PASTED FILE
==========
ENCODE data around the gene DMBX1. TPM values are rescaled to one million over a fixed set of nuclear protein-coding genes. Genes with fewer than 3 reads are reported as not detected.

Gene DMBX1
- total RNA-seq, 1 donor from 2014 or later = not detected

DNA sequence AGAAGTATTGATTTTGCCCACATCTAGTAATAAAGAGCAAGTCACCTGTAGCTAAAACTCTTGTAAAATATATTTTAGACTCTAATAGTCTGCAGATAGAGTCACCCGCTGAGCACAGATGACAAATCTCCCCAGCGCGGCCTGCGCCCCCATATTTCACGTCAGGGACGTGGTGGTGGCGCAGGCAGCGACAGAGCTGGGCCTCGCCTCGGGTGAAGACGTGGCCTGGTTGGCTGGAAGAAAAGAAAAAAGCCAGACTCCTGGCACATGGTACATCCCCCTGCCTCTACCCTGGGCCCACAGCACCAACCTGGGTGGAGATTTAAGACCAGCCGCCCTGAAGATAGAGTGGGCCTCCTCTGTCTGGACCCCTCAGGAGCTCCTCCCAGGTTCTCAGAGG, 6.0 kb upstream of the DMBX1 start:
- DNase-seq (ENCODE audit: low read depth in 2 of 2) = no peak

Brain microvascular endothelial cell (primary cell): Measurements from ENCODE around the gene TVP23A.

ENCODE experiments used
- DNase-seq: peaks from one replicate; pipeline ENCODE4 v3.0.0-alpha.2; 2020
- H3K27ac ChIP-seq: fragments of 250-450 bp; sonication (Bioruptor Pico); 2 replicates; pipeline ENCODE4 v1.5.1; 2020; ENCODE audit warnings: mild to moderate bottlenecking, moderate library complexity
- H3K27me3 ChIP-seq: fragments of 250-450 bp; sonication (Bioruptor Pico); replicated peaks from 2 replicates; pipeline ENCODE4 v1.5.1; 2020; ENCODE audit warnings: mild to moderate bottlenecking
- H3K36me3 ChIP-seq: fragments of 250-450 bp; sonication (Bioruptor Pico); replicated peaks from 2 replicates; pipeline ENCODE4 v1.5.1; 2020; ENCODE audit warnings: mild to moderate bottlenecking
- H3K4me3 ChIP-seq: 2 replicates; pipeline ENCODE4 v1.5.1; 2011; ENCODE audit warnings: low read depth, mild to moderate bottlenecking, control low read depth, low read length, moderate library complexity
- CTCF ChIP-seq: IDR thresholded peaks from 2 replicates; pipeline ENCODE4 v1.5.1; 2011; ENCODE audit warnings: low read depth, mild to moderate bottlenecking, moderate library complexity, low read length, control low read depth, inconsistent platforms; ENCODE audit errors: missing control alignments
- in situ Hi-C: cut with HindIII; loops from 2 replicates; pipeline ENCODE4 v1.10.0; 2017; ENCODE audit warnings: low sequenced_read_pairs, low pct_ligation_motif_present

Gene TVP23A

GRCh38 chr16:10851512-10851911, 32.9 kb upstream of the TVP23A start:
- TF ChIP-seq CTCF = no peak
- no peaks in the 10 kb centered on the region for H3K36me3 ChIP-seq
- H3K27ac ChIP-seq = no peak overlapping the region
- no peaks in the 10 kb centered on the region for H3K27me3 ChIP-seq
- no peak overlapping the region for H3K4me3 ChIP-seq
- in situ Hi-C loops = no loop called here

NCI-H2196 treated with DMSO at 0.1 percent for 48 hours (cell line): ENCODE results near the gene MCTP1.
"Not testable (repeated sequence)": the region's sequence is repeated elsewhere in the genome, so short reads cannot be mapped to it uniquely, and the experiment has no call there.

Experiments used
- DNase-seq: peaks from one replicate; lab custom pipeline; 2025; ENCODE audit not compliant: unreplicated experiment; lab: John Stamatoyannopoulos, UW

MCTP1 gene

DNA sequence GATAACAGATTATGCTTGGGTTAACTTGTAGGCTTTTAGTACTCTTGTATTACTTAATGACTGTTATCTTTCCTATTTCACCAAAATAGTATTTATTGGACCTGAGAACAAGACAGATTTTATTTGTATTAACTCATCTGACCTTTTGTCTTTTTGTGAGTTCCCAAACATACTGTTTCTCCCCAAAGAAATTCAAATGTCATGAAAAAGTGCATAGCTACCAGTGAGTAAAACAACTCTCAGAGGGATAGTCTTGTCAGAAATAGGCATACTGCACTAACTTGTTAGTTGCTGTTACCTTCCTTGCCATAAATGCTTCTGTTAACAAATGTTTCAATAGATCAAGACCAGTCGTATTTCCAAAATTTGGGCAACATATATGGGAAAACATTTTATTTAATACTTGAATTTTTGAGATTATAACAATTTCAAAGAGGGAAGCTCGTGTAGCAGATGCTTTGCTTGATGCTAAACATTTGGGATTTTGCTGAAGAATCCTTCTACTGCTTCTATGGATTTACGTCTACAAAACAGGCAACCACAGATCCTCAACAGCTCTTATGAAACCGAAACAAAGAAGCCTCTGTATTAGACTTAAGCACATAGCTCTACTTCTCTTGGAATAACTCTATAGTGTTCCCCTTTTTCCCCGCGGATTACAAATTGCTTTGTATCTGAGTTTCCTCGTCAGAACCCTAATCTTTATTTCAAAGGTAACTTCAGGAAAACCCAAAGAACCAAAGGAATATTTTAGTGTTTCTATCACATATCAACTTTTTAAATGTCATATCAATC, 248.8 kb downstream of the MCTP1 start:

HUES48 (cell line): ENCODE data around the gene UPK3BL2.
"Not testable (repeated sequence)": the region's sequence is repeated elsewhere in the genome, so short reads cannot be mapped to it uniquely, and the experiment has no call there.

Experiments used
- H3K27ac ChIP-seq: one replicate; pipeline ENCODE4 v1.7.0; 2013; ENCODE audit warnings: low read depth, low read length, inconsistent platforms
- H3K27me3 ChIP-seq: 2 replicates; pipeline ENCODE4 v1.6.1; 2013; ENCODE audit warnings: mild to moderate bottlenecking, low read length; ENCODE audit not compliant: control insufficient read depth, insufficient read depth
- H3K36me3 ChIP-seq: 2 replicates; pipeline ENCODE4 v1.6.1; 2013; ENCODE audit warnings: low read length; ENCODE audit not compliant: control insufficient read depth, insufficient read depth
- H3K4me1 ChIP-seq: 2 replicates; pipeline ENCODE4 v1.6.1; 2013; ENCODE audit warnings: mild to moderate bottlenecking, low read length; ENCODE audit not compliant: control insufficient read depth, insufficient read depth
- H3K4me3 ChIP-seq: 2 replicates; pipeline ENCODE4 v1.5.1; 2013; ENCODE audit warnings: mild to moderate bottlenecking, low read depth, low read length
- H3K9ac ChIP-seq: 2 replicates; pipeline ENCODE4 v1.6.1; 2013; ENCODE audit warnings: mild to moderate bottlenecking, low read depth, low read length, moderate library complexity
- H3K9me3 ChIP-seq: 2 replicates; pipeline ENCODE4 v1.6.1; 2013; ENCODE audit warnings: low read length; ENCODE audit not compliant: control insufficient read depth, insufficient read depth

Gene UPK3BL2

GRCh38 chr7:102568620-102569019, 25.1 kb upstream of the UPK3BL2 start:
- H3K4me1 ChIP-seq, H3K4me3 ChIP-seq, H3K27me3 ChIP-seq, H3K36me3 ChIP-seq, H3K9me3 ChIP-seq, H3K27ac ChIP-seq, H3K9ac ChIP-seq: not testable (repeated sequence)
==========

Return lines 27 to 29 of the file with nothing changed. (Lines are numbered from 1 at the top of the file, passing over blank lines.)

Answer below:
MCTP1 gene

DNA sequence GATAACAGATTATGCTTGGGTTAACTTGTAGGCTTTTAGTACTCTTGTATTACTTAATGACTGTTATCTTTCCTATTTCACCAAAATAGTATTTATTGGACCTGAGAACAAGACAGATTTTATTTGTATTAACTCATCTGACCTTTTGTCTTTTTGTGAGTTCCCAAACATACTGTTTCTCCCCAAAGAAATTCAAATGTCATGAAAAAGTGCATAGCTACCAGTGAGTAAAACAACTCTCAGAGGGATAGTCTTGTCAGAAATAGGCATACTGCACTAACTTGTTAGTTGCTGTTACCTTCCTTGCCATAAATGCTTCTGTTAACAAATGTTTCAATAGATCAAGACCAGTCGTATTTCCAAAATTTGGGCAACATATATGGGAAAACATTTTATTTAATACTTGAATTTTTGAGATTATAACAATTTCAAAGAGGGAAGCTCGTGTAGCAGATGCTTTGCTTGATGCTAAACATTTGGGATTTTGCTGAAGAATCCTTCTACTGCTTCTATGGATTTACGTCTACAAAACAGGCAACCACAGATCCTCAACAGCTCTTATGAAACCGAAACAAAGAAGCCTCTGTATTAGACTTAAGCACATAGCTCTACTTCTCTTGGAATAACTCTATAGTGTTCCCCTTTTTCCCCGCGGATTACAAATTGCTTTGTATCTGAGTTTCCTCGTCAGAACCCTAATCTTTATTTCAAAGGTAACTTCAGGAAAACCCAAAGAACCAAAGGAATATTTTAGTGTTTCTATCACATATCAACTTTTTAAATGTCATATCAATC, 248.8 kb downstream of the MCTP1 start:

HUES48 (cell line): ENCODE data around the gene UPK3BL2.